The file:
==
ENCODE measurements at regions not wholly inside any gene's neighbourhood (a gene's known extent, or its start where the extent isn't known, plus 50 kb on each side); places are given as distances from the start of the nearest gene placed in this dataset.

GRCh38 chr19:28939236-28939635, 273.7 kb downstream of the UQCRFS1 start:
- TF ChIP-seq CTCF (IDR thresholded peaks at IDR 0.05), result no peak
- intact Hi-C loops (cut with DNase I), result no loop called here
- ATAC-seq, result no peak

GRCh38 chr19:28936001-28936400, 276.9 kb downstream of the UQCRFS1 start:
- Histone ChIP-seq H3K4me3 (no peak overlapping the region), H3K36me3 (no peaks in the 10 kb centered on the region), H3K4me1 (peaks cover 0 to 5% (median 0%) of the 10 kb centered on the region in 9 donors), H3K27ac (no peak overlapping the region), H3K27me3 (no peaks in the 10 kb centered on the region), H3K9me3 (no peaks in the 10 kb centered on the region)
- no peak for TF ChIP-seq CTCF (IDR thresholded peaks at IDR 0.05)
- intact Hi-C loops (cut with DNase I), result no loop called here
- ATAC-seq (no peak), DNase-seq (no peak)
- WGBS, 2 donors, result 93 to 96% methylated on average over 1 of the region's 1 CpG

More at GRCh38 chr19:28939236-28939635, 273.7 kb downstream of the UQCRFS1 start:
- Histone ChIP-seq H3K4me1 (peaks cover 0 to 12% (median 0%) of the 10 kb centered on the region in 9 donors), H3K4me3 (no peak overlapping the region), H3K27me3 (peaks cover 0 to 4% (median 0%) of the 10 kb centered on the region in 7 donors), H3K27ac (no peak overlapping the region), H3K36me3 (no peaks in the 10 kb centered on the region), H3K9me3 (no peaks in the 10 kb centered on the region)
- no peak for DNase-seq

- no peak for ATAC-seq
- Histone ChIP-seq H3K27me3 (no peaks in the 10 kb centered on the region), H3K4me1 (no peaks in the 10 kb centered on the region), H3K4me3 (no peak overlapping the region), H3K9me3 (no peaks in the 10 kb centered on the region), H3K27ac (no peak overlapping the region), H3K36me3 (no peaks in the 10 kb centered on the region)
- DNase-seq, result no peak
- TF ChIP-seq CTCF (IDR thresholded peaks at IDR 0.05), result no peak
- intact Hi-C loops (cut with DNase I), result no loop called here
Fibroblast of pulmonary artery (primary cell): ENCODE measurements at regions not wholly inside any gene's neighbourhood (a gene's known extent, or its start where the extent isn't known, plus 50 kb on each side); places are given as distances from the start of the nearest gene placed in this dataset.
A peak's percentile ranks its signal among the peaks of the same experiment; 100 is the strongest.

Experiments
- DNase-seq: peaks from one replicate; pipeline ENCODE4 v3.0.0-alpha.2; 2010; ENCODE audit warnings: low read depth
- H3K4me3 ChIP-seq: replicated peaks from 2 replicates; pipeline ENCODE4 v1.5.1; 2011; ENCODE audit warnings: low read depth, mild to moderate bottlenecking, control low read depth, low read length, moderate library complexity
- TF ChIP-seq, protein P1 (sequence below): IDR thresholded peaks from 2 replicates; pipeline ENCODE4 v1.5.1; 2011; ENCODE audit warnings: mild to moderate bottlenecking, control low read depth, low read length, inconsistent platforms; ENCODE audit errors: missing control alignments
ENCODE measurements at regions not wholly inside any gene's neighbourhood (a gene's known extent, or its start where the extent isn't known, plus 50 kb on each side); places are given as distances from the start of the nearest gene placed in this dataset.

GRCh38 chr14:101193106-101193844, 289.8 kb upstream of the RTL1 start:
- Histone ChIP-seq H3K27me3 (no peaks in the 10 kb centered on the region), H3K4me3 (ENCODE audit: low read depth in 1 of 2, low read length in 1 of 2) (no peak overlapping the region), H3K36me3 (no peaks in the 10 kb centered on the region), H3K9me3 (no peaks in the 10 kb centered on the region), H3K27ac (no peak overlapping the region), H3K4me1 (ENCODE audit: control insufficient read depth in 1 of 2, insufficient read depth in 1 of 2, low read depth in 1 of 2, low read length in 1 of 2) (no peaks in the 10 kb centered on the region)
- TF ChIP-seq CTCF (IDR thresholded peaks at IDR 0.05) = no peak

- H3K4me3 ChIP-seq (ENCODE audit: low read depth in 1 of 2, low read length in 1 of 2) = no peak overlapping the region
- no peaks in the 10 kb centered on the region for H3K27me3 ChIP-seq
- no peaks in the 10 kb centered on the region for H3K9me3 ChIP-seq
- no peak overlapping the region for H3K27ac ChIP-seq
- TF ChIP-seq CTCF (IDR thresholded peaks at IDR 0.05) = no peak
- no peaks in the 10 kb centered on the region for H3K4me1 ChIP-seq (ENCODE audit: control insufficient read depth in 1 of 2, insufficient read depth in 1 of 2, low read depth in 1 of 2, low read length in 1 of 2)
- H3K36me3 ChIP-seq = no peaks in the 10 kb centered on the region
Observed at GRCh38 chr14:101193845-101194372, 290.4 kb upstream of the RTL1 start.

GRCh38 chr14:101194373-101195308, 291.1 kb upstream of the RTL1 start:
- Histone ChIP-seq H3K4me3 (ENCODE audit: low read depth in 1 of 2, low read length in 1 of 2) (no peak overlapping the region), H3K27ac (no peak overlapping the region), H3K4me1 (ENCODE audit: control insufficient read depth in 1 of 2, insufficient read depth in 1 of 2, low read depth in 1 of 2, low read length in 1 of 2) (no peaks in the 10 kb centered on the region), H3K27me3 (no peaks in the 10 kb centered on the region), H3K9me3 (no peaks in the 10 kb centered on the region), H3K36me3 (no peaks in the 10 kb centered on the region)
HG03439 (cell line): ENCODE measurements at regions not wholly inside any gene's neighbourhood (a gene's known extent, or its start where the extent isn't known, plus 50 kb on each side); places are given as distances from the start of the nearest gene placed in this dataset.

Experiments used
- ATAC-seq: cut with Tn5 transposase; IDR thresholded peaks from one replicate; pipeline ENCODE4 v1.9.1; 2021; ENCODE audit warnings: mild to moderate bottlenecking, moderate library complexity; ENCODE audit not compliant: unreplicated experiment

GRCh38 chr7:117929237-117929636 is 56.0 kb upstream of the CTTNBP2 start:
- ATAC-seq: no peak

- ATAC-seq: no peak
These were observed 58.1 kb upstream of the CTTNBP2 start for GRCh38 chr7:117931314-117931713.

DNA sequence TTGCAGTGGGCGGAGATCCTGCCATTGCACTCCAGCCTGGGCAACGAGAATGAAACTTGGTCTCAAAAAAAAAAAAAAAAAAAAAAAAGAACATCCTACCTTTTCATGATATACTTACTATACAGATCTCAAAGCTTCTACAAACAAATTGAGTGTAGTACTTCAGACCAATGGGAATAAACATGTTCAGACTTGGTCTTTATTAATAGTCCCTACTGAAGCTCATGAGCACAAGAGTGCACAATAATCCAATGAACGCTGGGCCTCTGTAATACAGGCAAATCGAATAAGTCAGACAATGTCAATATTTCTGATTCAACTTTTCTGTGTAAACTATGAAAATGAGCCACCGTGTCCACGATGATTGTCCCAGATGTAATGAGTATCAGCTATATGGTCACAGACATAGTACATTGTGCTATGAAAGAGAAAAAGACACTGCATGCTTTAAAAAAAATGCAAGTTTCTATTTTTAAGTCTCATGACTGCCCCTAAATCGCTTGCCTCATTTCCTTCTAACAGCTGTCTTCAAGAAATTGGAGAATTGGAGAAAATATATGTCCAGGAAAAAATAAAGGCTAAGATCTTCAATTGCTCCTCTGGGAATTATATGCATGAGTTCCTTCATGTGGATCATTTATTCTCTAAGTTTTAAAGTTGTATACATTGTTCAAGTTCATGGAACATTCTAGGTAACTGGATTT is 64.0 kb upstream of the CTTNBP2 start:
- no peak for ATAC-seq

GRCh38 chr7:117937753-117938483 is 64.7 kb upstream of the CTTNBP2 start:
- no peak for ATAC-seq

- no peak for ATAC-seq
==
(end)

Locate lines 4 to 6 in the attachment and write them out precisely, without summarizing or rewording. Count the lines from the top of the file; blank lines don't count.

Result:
- intact Hi-C loops (cut with DNase I), result no loop called here
- ATAC-seq, result no peak

GRCh38 chr19:28936001-28936400, 276.9 kb downstream of the UQCRFS1 start: